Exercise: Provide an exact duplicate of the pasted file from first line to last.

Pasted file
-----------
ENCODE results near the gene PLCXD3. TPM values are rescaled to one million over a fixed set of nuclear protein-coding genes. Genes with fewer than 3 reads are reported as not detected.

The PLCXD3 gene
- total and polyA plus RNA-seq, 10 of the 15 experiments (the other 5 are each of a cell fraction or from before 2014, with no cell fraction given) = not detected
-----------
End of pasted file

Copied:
ENCODE results near the gene PLCXD3. TPM values are rescaled to one million over a fixed set of nuclear protein-coding genes. Genes with fewer than 3 reads are reported as not detected.

The PLCXD3 gene
- total and polyA plus RNA-seq, 10 of the 15 experiments (the other 5 are each of a cell fraction or from before 2014, with no cell fraction given) = not detected